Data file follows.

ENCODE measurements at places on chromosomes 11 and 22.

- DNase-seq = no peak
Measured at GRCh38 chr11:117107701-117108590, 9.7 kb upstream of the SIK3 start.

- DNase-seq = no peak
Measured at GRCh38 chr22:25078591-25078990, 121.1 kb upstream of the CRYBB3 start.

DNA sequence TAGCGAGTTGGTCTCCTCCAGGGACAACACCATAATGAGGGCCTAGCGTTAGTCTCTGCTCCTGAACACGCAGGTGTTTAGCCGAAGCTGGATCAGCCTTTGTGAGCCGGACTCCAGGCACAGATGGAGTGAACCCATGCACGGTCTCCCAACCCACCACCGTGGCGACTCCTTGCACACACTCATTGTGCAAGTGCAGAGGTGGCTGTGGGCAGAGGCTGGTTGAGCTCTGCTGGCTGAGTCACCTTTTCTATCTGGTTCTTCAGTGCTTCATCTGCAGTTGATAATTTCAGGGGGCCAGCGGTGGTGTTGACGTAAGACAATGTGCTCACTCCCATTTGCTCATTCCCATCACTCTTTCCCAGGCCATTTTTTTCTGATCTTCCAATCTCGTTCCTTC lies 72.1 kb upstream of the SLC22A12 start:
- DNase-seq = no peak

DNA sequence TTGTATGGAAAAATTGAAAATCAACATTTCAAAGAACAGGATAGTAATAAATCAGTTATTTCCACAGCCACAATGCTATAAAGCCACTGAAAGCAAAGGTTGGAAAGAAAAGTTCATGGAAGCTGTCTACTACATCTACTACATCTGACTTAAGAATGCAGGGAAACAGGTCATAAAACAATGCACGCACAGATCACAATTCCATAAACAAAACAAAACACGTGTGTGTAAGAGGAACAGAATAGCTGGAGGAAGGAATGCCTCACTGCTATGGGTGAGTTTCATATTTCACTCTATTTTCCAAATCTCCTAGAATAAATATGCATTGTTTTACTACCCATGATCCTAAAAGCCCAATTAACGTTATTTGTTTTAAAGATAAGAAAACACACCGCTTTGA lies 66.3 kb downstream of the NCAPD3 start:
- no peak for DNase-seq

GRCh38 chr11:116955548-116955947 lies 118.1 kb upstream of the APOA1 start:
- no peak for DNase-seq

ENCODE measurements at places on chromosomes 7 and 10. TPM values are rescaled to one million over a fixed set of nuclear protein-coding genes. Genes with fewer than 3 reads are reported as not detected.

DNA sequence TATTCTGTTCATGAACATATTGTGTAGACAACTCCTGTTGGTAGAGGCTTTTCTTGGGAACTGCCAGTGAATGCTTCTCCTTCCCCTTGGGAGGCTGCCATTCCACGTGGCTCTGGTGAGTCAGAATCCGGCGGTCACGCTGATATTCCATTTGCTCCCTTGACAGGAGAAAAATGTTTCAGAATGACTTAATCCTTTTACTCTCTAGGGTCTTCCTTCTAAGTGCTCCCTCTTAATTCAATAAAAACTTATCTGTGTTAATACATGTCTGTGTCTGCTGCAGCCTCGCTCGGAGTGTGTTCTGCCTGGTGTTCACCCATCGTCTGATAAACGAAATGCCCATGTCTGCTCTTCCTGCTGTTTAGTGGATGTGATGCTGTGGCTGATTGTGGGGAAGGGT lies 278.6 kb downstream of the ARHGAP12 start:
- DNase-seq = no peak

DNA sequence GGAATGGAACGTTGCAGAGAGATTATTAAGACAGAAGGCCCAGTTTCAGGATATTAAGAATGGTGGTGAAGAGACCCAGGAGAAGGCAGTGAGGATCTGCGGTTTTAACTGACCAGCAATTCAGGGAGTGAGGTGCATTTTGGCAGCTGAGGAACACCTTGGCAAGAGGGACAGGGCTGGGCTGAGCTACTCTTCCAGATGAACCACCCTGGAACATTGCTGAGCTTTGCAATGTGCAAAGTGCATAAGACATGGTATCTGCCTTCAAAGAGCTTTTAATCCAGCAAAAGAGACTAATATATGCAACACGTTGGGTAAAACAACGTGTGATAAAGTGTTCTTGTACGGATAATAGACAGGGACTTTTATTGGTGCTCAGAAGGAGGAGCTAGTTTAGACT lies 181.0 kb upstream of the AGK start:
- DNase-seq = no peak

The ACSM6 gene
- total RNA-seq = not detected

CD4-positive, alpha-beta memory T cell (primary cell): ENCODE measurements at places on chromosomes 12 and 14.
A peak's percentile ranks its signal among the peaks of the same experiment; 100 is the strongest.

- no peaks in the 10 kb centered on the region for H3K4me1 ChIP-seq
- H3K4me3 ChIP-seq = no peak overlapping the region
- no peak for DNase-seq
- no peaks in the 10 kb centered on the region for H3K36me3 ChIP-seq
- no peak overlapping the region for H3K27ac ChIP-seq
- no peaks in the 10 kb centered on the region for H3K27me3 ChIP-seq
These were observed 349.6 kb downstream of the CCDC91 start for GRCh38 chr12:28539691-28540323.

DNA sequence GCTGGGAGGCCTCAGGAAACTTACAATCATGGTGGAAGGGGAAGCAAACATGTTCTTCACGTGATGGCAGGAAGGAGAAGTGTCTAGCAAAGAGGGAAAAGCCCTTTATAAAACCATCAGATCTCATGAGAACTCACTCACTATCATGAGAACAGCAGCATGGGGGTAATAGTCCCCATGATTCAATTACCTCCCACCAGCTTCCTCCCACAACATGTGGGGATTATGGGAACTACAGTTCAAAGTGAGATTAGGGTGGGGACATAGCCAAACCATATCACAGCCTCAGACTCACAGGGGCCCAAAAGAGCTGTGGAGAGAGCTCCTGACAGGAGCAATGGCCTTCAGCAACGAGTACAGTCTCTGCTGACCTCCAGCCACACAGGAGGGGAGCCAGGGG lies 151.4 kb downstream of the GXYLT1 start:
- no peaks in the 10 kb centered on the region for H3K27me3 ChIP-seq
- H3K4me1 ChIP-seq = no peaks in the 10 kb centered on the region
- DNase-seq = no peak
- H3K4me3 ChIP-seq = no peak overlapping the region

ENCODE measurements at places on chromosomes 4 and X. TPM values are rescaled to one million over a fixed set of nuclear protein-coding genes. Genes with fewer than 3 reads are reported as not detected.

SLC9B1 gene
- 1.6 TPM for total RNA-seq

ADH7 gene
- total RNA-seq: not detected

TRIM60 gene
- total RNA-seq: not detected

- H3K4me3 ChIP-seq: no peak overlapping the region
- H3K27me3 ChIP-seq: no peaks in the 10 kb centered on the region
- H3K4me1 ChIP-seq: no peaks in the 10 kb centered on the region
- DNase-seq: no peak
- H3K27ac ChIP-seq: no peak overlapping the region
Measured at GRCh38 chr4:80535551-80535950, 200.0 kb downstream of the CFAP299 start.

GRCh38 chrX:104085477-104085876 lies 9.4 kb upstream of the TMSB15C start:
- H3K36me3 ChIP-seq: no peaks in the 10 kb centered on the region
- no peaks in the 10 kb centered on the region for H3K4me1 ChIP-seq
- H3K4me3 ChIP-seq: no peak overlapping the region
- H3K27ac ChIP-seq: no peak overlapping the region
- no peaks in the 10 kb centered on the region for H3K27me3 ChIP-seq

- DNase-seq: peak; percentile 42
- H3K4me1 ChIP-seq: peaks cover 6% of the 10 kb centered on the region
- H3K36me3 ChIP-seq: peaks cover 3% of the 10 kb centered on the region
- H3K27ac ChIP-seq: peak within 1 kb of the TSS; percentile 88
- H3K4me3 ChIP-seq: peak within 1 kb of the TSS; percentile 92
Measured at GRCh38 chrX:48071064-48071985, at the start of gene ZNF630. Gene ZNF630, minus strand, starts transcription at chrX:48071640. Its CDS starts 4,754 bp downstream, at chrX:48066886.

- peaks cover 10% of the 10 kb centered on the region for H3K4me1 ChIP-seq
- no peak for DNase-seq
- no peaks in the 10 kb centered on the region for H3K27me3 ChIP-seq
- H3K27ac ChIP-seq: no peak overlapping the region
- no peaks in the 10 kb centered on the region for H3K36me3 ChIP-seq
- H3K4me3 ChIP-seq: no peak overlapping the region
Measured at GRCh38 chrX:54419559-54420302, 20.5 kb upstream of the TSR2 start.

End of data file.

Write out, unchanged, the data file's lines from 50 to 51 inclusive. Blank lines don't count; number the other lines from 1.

- H3K27ac ChIP-seq: no peak overlapping the region
- no peaks in the 10 kb centered on the region for H3K27me3 ChIP-seq